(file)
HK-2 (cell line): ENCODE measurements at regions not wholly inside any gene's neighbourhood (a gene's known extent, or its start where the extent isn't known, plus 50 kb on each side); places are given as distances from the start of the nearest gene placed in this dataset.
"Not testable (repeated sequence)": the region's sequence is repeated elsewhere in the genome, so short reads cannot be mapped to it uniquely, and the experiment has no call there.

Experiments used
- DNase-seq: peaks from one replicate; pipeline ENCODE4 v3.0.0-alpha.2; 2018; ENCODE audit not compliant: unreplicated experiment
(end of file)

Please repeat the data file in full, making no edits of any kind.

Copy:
HK-2 (cell line): ENCODE measurements at regions not wholly inside any gene's neighbourhood (a gene's known extent, or its start where the extent isn't known, plus 50 kb on each side); places are given as distances from the start of the nearest gene placed in this dataset.
"Not testable (repeated sequence)": the region's sequence is repeated elsewhere in the genome, so short reads cannot be mapped to it uniquely, and the experiment has no call there.

Experiments used
- DNase-seq: peaks from one replicate; pipeline ENCODE4 v3.0.0-alpha.2; 2018; ENCODE audit not compliant: unreplicated experiment